“This is where Tania slipped in,” I always remember here.
I am visiting one of my favorite places in the city- the Aquatic Gardens. It is one of those wonderful parks tucked away so that it remains undiscovered by most. It is quiet and beautiful, with creamy, other-worldly lotuses reaching above the mucky water, the last of the waterlilies blooming, and iridescent dragonflies humming. I travel the path from the parking lot to emerge from shade to a sunny, grassy area with the first pond. It is a small, rectangular, man-dug pond with spiky water lily blooms and their flat round leaves floating. It is 18 years later, and I remember Tania once again.
In my years of bringing my young students on field trips I have only had two children fall in water. Both were more comical than serious. But I remember them with discomfort- to the teacher in charge, such things are not funny. Not funny to Tania, either, after she turned to her belly and quickly scrambled back up the bank. I did not scold and after her first look of shock and bewilderment she put on a “no big deal” tough girl face. Yet whenever I pass this pond and remember Tania slipping off the edge and getting one foot and leg wet and muddy, I return to the question, how did it happen? Could I have prevented it? Today, I am struck with an answer.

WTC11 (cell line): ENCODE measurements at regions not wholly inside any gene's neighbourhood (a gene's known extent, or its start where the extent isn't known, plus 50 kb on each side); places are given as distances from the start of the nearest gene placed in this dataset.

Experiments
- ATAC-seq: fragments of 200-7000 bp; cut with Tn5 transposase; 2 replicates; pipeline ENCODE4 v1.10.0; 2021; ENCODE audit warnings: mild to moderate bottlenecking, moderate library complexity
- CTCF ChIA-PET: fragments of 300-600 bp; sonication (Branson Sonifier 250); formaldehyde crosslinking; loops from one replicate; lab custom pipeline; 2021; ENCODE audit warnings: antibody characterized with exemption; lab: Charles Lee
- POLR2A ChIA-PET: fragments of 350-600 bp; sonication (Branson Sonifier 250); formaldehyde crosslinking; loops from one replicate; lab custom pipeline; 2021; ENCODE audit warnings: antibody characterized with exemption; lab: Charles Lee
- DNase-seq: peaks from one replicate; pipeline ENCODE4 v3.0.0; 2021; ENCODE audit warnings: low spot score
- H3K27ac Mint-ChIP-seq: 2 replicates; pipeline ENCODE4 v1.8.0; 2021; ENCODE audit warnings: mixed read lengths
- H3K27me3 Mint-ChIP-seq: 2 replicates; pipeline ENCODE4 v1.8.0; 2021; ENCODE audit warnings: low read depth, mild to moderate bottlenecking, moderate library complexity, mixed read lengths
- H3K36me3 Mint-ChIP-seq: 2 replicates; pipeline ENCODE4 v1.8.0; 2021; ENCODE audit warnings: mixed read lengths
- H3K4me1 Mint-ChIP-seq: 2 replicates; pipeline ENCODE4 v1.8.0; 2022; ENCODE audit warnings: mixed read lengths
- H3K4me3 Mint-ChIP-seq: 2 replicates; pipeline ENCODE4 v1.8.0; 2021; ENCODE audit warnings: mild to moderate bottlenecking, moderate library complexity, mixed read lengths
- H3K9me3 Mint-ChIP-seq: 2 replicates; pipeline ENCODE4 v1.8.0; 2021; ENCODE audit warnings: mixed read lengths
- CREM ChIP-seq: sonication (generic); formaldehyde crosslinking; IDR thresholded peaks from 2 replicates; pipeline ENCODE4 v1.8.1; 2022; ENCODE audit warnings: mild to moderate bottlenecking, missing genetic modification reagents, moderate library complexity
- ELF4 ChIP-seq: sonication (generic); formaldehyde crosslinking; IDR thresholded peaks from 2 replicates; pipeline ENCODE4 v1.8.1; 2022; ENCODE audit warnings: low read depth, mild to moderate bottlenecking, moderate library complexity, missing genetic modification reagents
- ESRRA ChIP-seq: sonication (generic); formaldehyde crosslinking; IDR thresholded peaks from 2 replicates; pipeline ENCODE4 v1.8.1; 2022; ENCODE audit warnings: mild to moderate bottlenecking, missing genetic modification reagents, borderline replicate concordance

Tania didn’t have experience with dirt. She was a city girl, an apartment child, with a concrete playground at her school. Soil was something packed hard between sidewalk and gutter, with skinny trees and cigarette butts. Drawn to the fuchsia flowers in the first pond, what did Tania know, of a curved berm, of grass slippery with dew, of soil moist with recent rain? She didn’t know to watch her footing, more carefully the closer to the water she got.
Teachers are always realizing something they need to teach that they assumed was already there. Sometimes we realize it in advance and sometimes late. And so we are also always making silent entreaties for forgiveness.